The Foreign Service Journal - October 2014 - page 68

What Goes Around
Comes Around
Sting of the Drone
Richard A. Clarke,
omas Dunne Books,
2014, $25.99, hardcover, 298 pages.
Unmanned aerial vehicles, more famil-
iarly known as drones, have become
so ubiquitous that it is hard for many
Americans to recall a time when they
were not a key component of our coun-
terterrorist strategy. In fact, the debut of
drones as a U.S. foreign policy tool dates
back to 1959, when the Air Force began
using planes to over y the Soviet Union.
e Department of Defense continues
to administer America’s “overt” drone
program, which for the most part is
noncontroversial. But in the aftermath
of the 9/11 attacks, the George W. Bush
administration authorized the Central
Intelligence Agency to run a “covert”
drone program that has killed thousands
of foreign militants—as well as many
noncombatants and some American
citizens. And that latter application is the
subject of Richard A. Clarke’s timely new
Sting of the Drone
Few people are better versed in this
subject than Clarke, whose 30 years in
federal service included a decade at
the White House as special assistant to
the president for global a airs, special
adviser for cyberspace, and national
coordinator for security, infrastructure
The novel’s resolution is not as pat as you might expect—
in keeping with the complexity of the moral and ethical
questions the author thoughtfully addresses throughout
the book.
protection and counterter-
Before retiring from
government service in 2003,
he also held various posi-
tions at State and Defense,
including assistant secre-
tary for political-military
a airs. (Full disclosure:
I worked for Clarke from
1990 to 1991 while serving as a third-tour
Foreign Service o cer in PM. His man-
agement style would never be described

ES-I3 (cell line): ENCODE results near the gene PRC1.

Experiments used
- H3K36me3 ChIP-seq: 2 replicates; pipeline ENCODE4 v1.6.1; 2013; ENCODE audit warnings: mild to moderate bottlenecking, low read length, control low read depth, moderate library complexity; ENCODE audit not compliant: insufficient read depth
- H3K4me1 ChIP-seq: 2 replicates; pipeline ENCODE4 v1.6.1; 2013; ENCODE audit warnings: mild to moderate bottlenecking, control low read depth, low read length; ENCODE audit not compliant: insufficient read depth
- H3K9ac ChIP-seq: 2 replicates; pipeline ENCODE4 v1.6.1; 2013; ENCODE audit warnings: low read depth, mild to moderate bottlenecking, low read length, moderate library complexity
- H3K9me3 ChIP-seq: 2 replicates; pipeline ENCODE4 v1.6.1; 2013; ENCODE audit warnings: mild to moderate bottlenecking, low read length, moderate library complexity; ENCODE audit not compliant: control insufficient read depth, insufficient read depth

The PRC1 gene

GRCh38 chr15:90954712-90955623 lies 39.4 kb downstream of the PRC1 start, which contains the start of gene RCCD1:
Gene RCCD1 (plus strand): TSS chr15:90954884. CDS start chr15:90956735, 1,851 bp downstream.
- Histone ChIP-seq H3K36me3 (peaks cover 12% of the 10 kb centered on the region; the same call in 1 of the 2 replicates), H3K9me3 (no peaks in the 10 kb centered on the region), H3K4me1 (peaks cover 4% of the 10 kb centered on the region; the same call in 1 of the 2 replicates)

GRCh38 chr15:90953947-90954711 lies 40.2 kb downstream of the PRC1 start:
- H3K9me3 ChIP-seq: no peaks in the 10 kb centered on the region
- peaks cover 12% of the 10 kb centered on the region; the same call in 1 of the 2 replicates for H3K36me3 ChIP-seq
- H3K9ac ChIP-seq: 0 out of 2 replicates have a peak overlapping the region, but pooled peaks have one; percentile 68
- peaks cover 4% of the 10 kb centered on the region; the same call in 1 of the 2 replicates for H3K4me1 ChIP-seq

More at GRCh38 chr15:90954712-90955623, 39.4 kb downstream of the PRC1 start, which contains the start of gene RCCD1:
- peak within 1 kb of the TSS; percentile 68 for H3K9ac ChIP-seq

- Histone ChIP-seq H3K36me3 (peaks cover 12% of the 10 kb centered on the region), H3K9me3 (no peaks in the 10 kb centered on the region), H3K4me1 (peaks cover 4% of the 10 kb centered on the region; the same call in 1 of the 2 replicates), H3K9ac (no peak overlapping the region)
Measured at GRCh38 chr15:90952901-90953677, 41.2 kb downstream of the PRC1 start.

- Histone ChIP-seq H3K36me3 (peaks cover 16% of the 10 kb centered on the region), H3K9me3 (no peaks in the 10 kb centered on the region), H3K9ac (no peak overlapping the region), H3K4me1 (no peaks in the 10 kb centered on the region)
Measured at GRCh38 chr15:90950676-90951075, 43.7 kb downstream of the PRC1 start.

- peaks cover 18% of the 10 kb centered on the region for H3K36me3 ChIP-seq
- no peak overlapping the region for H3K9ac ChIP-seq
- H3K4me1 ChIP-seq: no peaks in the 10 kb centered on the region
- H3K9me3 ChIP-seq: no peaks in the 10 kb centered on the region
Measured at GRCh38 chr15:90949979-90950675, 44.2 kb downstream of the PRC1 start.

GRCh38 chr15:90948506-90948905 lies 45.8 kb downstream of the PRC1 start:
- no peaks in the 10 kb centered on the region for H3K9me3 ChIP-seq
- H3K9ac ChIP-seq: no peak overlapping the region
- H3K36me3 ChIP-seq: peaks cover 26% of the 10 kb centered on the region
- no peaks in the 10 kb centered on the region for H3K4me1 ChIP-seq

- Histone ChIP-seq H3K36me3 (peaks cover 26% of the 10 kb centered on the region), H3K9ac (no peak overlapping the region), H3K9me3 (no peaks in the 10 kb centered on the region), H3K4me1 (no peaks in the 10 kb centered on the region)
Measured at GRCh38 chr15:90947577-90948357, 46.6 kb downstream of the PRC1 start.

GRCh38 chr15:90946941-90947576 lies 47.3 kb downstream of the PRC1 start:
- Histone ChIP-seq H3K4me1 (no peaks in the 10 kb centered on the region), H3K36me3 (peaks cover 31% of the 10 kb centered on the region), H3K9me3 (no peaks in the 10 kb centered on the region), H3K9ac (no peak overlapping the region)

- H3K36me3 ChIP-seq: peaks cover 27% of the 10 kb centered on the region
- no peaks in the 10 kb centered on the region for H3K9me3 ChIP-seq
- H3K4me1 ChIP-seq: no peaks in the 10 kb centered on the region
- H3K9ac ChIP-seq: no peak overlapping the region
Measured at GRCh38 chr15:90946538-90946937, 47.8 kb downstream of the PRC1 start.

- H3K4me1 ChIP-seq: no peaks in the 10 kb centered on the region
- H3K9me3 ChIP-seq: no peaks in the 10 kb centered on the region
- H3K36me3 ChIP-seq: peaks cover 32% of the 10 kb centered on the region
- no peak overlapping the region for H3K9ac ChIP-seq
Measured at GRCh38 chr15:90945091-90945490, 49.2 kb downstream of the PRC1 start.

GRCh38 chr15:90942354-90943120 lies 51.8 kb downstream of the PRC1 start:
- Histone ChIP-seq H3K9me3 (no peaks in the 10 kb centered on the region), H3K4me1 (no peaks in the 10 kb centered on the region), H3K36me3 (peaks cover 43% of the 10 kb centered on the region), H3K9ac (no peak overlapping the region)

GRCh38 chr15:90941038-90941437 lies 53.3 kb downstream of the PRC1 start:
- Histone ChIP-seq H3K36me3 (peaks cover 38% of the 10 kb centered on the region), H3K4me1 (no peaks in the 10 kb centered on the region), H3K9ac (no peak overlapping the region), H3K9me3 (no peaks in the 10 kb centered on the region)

as warm and fuzzy, but he was always on
top of his brief.)
Written in the style of a screenplay,
the plot cuts back and forth between
the White House Situation Room, where
targets are identi ed by an interagency
“Kill Committee,” and the Nevada air
base where hotshot pilots execute those
directives remotely.
We also travel from the mountains of
Afghanistan, where a group of extrem-
ists hatch a scheme to ght back against
the drones and teach America a lesson
it won’t soon forget, to several European
capitals and other locations.
As the clock ticks, Clarke weaves an
alarmingly realistic drama in which his
heroes scramble to thwart interlinked
plots they’re only vaguely aware of. Will
they be able to track down their anony-
mous enemies before it’s too late?
I wouldn’t dare risk a drone attack by
giving away the answer to that question
here, but I can say that the novel’s reso-
lution is not as pat as you
might expect—in keeping
with the complexity of the
moral and ethical ques-
tions the author thoughtfully
addresses throughout the
ough no one is likely to
mistake it for literature,
of the Drone
is a refreshingly
well-written page-turner (something
one cannot take for granted in this genre,
at said, the sex scenes seem
rather gratuitous, mainly calculated to
increase the novel’s marketability as a
lm rather than to advance the plot or
make the characters more sympathetic.
Most of the protagonists, both
Americans and foreigners, come across
as believable characters—not just one-
dimensional wonks, bureaucrats and
action gures, though we do meet some
of those along the way.
It is a particular pleasure to read
a novel in which State Department
employees are portrayed as profes-
sionals, rather than weenies. But I wish
Clarke had resisted the temptation to
settle scores by depicting journalists
and members of Congress as misguided
and naïve at best, if not self-serving and
Foreign Service readers are presum-
ably already keenly aware of the foreign
policy dilemmas Clarke explores in
Sting of the Drone
. But it is still useful to
be reminded of their intractability. As
several of his characters ruefully observe,
“ ere will always be bad guys out there.”
What matters is how we deal with them
as a nation and a society, and how well
we learn from the mistakes we will inevi-
tably make along the way.
Steven Alan Honley is
e Foreign Service
contributing editor.
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